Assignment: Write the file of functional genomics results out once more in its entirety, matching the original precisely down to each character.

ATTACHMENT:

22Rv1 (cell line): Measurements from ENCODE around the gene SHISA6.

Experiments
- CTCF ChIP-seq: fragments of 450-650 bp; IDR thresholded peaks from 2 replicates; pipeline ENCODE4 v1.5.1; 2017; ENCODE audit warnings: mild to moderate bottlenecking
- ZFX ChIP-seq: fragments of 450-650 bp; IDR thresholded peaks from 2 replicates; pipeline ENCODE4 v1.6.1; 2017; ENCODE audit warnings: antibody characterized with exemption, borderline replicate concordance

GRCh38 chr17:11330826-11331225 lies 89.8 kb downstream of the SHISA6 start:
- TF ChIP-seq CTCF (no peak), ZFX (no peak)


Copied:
22Rv1 (cell line): Measurements from ENCODE around the gene SHISA6.

Experiments
- CTCF ChIP-seq: fragments of 450-650 bp; IDR thresholded peaks from 2 replicates; pipeline ENCODE4 v1.5.1; 2017; ENCODE audit warnings: mild to moderate bottlenecking
- ZFX ChIP-seq: fragments of 450-650 bp; IDR thresholded peaks from 2 replicates; pipeline ENCODE4 v1.6.1; 2017; ENCODE audit warnings: antibody characterized with exemption, borderline replicate concordance

GRCh38 chr17:11330826-11331225 lies 89.8 kb downstream of the SHISA6 start:
- TF ChIP-seq CTCF (no peak), ZFX (no peak)